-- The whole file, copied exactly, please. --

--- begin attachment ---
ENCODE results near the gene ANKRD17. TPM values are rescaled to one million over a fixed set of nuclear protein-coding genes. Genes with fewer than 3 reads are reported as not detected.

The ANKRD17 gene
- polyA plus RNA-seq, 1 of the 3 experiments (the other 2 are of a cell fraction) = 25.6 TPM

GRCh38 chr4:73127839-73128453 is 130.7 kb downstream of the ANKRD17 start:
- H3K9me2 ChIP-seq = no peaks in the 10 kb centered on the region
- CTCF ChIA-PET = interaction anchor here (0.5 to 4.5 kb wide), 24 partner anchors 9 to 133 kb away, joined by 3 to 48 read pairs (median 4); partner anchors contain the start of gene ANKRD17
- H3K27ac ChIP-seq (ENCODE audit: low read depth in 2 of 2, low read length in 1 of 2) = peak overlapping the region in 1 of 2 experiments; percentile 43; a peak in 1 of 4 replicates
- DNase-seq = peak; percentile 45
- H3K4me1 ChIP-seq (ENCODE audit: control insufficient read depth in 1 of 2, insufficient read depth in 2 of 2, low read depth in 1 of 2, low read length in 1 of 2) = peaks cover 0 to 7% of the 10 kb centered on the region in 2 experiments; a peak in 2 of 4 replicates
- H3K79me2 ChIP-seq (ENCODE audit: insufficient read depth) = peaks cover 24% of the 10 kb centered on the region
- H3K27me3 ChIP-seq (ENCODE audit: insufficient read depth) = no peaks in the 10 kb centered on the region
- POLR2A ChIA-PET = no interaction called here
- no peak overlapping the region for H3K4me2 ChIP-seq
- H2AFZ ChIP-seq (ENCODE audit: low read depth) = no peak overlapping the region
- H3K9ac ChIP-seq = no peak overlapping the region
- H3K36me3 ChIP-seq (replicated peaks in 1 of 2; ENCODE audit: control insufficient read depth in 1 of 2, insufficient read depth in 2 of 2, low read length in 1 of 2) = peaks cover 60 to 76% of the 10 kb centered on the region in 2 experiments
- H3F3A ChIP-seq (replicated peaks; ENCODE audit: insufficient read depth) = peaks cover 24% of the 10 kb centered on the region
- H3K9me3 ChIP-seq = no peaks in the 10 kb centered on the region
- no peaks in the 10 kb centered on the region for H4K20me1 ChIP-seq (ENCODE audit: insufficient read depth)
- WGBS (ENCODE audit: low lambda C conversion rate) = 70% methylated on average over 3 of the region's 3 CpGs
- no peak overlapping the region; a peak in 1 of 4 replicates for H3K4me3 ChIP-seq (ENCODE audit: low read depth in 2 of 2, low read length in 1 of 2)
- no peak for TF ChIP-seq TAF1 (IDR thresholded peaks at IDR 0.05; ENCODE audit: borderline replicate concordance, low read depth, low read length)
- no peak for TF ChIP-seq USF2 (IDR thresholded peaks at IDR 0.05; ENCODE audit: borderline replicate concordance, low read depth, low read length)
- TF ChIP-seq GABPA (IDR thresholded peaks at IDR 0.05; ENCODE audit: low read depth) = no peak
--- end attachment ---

ENCODE results near the gene ANKRD17. TPM values are rescaled to one million over a fixed set of nuclear protein-coding genes. Genes with fewer than 3 reads are reported as not detected.

The ANKRD17 gene
- polyA plus RNA-seq, 1 of the 3 experiments (the other 2 are of a cell fraction) = 25.6 TPM

GRCh38 chr4:73127839-73128453 is 130.7 kb downstream of the ANKRD17 start:
- H3K9me2 ChIP-seq = no peaks in the 10 kb centered on the region
- CTCF ChIA-PET = interaction anchor here (0.5 to 4.5 kb wide), 24 partner anchors 9 to 133 kb away, joined by 3 to 48 read pairs (median 4); partner anchors contain the start of gene ANKRD17
- H3K27ac ChIP-seq (ENCODE audit: low read depth in 2 of 2, low read length in 1 of 2) = peak overlapping the region in 1 of 2 experiments; percentile 43; a peak in 1 of 4 replicates
- DNase-seq = peak; percentile 45
- H3K4me1 ChIP-seq (ENCODE audit: control insufficient read depth in 1 of 2, insufficient read depth in 2 of 2, low read depth in 1 of 2, low read length in 1 of 2) = peaks cover 0 to 7% of the 10 kb centered on the region in 2 experiments; a peak in 2 of 4 replicates
- H3K79me2 ChIP-seq (ENCODE audit: insufficient read depth) = peaks cover 24% of the 10 kb centered on the region
- H3K27me3 ChIP-seq (ENCODE audit: insufficient read depth) = no peaks in the 10 kb centered on the region
- POLR2A ChIA-PET = no interaction called here
- no peak overlapping the region for H3K4me2 ChIP-seq
- H2AFZ ChIP-seq (ENCODE audit: low read depth) = no peak overlapping the region
- H3K9ac ChIP-seq = no peak overlapping the region
- H3K36me3 ChIP-seq (replicated peaks in 1 of 2; ENCODE audit: control insufficient read depth in 1 of 2, insufficient read depth in 2 of 2, low read length in 1 of 2) = peaks cover 60 to 76% of the 10 kb centered on the region in 2 experiments
- H3F3A ChIP-seq (replicated peaks; ENCODE audit: insufficient read depth) = peaks cover 24% of the 10 kb centered on the region
- H3K9me3 ChIP-seq = no peaks in the 10 kb centered on the region
- no peaks in the 10 kb centered on the region for H4K20me1 ChIP-seq (ENCODE audit: insufficient read depth)
- WGBS (ENCODE audit: low lambda C conversion rate) = 70% methylated on average over 3 of the region's 3 CpGs
- no peak overlapping the region; a peak in 1 of 4 replicates for H3K4me3 ChIP-seq (ENCODE audit: low read depth in 2 of 2, low read length in 1 of 2)
- no peak for TF ChIP-seq TAF1 (IDR thresholded peaks at IDR 0.05; ENCODE audit: borderline replicate concordance, low read depth, low read length)
- no peak for TF ChIP-seq USF2 (IDR thresholded peaks at IDR 0.05; ENCODE audit: borderline replicate concordance, low read depth, low read length)
- TF ChIP-seq GABPA (IDR thresholded peaks at IDR 0.05; ENCODE audit: low read depth) = no peak